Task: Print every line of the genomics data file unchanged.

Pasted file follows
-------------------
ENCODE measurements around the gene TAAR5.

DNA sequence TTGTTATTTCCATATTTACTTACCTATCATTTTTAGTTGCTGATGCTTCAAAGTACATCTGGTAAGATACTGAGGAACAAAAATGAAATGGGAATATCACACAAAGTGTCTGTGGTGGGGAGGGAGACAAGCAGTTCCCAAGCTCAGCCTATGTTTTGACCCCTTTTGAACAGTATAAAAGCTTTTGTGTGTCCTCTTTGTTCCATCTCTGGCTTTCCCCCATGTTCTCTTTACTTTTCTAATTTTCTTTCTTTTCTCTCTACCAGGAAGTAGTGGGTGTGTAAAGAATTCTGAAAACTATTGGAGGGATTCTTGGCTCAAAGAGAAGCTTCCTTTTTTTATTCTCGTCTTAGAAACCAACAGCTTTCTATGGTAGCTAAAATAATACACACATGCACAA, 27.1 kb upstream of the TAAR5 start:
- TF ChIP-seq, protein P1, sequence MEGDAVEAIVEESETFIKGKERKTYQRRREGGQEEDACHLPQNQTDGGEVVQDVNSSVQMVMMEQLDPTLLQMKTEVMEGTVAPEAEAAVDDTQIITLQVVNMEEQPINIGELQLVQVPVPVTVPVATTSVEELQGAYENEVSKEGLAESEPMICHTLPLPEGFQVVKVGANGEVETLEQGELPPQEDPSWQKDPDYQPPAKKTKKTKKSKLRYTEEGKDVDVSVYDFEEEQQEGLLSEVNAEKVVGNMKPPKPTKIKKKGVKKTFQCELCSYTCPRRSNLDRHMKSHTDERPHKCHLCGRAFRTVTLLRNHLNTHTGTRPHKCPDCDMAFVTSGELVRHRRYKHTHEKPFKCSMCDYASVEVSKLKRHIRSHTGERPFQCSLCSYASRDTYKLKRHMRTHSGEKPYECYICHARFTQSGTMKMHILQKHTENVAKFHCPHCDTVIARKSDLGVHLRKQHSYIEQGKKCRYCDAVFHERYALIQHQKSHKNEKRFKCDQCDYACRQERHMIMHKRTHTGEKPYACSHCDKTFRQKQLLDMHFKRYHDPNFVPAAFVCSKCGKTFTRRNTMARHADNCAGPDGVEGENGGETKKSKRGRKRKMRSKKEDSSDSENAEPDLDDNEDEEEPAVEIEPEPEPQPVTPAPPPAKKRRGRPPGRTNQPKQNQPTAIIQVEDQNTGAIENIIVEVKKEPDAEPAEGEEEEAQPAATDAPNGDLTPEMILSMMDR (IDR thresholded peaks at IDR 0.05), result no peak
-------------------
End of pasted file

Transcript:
ENCODE measurements around the gene TAAR5.

DNA sequence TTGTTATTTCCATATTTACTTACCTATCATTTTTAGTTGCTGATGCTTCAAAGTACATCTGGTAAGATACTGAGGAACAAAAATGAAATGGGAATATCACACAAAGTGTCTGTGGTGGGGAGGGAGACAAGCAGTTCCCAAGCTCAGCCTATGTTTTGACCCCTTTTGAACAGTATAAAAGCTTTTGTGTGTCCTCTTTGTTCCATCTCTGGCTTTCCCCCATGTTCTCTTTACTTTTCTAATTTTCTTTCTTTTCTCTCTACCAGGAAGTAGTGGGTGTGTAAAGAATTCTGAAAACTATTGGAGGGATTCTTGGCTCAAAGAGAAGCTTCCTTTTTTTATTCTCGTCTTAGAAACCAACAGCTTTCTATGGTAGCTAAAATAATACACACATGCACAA, 27.1 kb upstream of the TAAR5 start:
- TF ChIP-seq, protein P1, sequence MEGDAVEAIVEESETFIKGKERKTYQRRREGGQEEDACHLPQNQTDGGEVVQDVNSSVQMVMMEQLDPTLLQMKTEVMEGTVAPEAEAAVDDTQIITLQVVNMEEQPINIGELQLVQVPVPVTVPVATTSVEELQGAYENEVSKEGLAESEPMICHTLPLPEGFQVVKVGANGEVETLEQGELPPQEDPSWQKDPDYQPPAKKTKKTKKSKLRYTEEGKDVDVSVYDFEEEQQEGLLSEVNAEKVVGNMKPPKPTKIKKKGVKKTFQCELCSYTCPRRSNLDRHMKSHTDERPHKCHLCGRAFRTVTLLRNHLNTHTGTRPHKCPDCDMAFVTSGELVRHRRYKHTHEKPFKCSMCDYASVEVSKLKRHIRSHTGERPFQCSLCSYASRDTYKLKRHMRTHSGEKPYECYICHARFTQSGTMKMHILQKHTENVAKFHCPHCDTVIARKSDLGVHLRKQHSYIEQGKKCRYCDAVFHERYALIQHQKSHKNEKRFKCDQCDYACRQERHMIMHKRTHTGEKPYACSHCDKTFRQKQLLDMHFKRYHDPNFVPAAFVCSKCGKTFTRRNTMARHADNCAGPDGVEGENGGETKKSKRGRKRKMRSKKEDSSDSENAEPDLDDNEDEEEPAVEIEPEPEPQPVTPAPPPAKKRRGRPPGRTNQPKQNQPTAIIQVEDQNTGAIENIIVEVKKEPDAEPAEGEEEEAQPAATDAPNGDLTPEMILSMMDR (IDR thresholded peaks at IDR 0.05), result no peak